When people think of having an officer, or anyone that works in a precinct under the government, as a parent, they tend to highlight the perks of what that connection has. Perks like coffee every day, sitting in the car with the flashing lights, the look that comes to teacher’s faces when they see your father for the first time when they never imagined him being muscular in the first place, and suddenly he looks like he could rip someone in two (when you know that he spent his free time the night prior trying to reposition your Rick Grimes action figure so it was standing in proper form right next to his police car transformer), or even the fact you have your own personal security guard at the ready in case an intruder breaks in.

These all sound great, and they are! Who doesn’t look forward to coffee after a long day, right? But what people tend to forget is the pressure that is put in the household that is brought upon by the job, even when he’s off the clock.

The schedule starts when waking up Monday through Friday to get into school. The alarm starts to sound at just a little before six, but he does not wake up until six o’clock. Generally, this is how his schedule goes. Bathroom necessities are done- shaving, brushing teeth- and then a morning cup of coffee and listening to the morning news. Every so often, he will complain about the politics before him- be it a policy or a recent protect- but he manages to keep his cool. A half hour before he must head out the door, he begins to get ready. His uniform is compiled of a nice suit, because just a few years ago he managed to work himself up from patrol.

From eight in the morning to four in the afternoon, he takes calls in an office and files paper work. Sometimes an interview needs to be held and he will manage that, or he will be asked out on the road to take evidence of a local robbery that he has no clue why he is called on- after all, it’s hardly a robbery at all, but a loophole means that it’s on his radar.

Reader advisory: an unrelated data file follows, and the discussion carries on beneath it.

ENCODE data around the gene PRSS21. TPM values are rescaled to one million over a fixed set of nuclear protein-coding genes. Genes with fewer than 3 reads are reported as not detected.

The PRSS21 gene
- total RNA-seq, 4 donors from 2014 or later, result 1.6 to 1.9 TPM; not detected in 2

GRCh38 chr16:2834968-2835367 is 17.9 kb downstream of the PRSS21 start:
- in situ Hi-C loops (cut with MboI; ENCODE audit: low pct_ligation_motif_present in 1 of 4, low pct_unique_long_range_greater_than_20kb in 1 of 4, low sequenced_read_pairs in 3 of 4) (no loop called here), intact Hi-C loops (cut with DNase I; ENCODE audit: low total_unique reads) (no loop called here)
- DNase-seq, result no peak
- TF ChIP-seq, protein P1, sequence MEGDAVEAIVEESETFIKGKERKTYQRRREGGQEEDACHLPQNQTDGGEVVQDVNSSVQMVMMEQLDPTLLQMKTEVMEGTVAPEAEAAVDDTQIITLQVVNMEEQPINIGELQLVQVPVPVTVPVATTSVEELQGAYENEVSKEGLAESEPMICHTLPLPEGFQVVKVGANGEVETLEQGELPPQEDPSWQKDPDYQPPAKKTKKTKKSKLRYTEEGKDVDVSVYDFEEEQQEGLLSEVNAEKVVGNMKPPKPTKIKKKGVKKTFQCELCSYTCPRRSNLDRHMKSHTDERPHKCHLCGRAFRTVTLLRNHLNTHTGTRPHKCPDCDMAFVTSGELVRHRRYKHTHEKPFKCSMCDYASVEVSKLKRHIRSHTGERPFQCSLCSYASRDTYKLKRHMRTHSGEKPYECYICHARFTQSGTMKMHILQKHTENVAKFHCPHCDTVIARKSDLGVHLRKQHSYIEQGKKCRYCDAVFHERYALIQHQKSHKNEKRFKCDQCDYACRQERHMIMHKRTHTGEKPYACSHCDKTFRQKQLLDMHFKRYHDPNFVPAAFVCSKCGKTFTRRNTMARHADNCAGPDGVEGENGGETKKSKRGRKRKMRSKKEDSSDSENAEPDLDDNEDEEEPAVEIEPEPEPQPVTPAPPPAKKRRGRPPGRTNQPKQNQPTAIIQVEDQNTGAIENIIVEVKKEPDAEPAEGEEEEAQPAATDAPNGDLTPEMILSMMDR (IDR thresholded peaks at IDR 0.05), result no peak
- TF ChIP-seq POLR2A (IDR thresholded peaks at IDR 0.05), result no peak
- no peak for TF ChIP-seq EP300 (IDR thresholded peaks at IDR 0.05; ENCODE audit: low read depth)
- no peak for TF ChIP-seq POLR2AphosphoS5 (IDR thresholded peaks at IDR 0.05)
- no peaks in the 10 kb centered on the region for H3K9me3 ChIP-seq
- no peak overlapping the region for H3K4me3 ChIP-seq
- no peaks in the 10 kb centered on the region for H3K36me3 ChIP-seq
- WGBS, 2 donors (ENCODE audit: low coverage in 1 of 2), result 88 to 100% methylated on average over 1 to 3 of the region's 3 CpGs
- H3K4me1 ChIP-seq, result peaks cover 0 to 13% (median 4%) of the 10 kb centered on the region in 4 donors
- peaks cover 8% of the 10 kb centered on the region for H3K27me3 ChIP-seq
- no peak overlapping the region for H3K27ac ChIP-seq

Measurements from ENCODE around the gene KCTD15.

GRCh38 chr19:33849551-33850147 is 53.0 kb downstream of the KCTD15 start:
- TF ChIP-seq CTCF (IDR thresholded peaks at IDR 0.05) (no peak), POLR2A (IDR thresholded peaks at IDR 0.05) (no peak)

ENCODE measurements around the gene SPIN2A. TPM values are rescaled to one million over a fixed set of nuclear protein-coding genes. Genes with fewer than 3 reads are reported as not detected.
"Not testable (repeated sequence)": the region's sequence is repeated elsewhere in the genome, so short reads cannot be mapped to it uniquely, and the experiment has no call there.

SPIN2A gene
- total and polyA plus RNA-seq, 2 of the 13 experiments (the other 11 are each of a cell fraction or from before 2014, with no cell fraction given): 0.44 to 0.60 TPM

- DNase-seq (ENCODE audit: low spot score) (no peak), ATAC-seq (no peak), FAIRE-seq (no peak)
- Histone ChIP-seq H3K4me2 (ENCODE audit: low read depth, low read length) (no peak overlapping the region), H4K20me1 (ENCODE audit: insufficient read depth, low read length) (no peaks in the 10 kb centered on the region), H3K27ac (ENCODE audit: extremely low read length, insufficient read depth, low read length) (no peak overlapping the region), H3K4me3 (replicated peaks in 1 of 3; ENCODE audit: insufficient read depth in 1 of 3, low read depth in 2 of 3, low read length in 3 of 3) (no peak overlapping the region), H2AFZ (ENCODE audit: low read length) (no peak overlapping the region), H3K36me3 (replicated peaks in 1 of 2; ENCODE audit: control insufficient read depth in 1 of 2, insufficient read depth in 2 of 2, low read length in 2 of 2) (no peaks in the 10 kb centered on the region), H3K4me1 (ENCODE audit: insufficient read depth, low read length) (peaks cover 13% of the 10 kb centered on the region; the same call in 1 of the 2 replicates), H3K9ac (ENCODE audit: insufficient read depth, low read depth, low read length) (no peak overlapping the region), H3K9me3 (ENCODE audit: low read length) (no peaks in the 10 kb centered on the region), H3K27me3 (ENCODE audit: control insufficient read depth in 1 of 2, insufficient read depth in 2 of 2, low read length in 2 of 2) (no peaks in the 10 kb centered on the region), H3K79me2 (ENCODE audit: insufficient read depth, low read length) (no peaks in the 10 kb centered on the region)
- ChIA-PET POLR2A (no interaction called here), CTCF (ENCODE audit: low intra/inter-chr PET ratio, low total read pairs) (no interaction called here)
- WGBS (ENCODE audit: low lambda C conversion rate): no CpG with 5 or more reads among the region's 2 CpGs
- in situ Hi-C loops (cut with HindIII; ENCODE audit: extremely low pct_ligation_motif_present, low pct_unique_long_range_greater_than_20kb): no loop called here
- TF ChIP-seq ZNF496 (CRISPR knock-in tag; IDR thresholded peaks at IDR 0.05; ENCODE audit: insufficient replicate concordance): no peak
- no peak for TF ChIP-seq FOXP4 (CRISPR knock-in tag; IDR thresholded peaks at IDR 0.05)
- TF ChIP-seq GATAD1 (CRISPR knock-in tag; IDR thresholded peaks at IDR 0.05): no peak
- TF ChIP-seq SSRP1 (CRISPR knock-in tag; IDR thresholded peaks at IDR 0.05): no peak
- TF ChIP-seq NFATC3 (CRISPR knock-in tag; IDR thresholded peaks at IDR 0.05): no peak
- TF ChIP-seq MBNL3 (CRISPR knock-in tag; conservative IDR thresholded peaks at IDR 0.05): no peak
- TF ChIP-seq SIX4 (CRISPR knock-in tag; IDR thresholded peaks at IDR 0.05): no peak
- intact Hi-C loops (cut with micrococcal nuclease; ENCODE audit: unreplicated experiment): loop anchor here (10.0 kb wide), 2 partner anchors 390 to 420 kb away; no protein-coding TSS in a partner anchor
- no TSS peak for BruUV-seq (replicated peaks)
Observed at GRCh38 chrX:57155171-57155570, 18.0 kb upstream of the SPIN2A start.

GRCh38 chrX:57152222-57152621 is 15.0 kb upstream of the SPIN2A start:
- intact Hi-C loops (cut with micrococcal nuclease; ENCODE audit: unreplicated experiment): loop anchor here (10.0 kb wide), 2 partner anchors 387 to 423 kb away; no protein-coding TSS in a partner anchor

Lunch is whenever he can fit it in, but it is always at his desk, which means he works through lunch as well.

Around four o’clock in the afternoon, he will begin to pack up to leave the precinct, but on occasion a robbery will occur a 3:55 PM in which he will have to take that as well, because just because it is near clock out does not mean he’s off the clock. This will hold him over anywhere from an hour to two. In that time, another robbery may come out, which pushes him back further. At this five o’clock, my mother and I can assume that he will either walk through the door with little annoyance at that moment, or he will be calling my mother with a boiling anger about how he is going on twelve hours and has not had his coffee but has been working non-stop until he finally pulls in at eight and has to shower before dinner and head straight to bed, only to wake up to the same routine the following morning.

But more often than not, he arrives at 4:30 and has time for his coffee and to get ready for the gym, because officers must stay in shape. This still means coming home at eight and having dinner at 8:30. Personal time is non-existent. This is for five days.

When he works nightshift, it’s the opposite. He wakes up at a decent hour, has a chance to visit the gym during the day and have his coffee. He does not start to get ready until four o’clock and he leaves the house at five. There is still the chance he must work over, at times putting his come home time at six o’clock in the morning, but more often than not, when it is predictable, he comes home at one thirty. This goes for seven days.

When an officer gets injured, he must pick up the slack like any good officer would. Nights in which a double shift is mandatory means he wakes up at his six o’clock morning and does not arrive home until one thirty. Times like this make seeing my father hard because of the conflicting schedules, and so I could go for days in which I do not speak to him and only know he’s home because my dog barked.